A founder must decide what securities or financial instruments he or she will give in return for the investment. The investment may be, for example, in exchange for preferred stock with certain liquidation preferences (which we will discuss later); or convertible notes, which act as debt that is convertible into a class of shares when and if a certain condition is fulfilled.

The type of investment is relevant, because it will affect the amount of money that a founder will receive when the company goes through a new round of financing or the company is sold, or taken public through an IPO.

2. Valuation

Valuation refers to the value of the startup before (“pre-money”) and after (“post-money”) the investment. This is relevant because it will determine the percentage of the company the founders are selling, and how much they are diluting their participation, after finalizing an equity financing round.

For example, if during a seed series financing round, an investor puts US$ 500,000.00 into a startup with a US$ 2,000,000.00 post-money valuation, that means that the founder is selling 25% of his/her company in exchange for the investment. To determine the valuation of a startup, both the intrinsic data about the business (revenue, number of users, etc.) and the market value of the company (what investors are willing to pay for the company), must be taken into consideration.

NOTE: Take note that the “authorized capital”, as defined by Panamanian law, is not necessarily related to the valuation of the company, and that the nominal value of the shares will not necessarily define the price for which the shares of a Panamanian corporation may be sold.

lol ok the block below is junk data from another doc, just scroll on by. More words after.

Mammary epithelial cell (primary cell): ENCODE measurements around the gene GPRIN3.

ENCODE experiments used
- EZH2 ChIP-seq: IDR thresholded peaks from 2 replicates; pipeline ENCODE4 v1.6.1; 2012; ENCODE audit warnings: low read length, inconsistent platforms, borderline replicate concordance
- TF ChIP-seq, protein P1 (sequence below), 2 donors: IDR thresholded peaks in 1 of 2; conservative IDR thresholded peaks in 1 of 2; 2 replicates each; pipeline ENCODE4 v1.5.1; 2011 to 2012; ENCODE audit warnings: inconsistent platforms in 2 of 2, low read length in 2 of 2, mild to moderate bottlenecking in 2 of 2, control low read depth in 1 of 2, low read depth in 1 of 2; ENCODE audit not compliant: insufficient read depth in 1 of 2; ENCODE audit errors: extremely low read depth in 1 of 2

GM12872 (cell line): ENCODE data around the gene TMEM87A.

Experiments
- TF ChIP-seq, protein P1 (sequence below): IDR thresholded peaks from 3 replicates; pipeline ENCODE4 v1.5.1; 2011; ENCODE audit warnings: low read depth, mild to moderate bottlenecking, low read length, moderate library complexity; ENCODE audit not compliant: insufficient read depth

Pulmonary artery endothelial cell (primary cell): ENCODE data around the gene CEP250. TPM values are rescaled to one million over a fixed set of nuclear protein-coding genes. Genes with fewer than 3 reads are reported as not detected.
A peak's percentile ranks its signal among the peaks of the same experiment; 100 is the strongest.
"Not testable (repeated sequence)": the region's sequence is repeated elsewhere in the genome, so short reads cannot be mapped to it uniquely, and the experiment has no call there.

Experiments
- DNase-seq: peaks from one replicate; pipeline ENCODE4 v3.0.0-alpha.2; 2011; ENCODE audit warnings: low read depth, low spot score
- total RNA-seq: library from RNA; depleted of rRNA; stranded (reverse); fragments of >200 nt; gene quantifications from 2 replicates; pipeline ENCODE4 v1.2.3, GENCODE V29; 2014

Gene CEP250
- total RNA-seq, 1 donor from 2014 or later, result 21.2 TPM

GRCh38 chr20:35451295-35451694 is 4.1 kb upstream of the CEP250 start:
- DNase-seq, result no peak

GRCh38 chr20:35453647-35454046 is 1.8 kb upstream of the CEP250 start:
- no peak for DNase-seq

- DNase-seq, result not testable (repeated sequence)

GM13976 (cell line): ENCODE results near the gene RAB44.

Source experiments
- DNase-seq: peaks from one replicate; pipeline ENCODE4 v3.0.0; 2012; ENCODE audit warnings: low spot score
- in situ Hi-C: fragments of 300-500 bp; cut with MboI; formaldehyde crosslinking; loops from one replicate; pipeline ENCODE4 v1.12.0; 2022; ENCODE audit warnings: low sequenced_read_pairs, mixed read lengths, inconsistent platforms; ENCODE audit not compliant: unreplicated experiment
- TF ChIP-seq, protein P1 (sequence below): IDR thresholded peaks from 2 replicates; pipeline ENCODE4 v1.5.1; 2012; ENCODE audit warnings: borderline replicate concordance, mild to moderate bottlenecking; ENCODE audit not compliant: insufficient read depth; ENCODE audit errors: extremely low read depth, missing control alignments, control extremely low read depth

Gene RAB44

3. Conversion Rights

Investors in funding rounds will require that they be issued shares which may be preferred and with a right to convert to common shares at any time. This may mean that if an investor is unhappy with the way a company is being run and decides to exercise it conversion rights, the investor will gain voting rights, which may lead to additional control over the company, and, in that case, there will be a risk that a founder is ousted a director or officer. To deter investors from converting their preferred shared into common shares before a liquidity event (usually defined as a sale of the company or a substantial part of its assets and/or stares) takes place, founders will typically offer liquidation preferences and participation rights (discussed in “4” and “5” below).

4. Liquidation Preferences

A liquidation preference is a very important and highly negotiated economic term in a funding round. The liquidation preference refers to the amount of money that the holder of a particular class or series of shares has the right to when and if the startup goes through a liquidity event.

Typically, an investor in a funding round will negotiate for a liquidation preference in the shares he/she is acquiring, in order to receive a certain amount of money per share if a liquidity event takes place. A common liquidation preference clause will say that the investor has the right to receive a per share amount of “X times the original purchase price of the shares, plus declared but unpaid dividends”. It is important to keep in mind that the liquidation preference, as its name indicates, gives the investor preference over the other classes or series of shares, thus, the investor that holds the liquidation preference gets paid before other classes or series of shares. A liquidation preference below “1x” would not make much sense, given that the investor would want to, at the least, recover his/her investment. However, investors may negotiate for a higher multiple (i.e. 1.5x, 2x, 3x and so on).

5. Participation Rights

In addition to a liquidation preference, startups may need to offer participation rights in order to make the investment more attractive (depending on the stage they are in and the successfulness of their business model). Participation rights are usually paired up with liquidation preferences, and the investor will have both if a liquidity event takes place.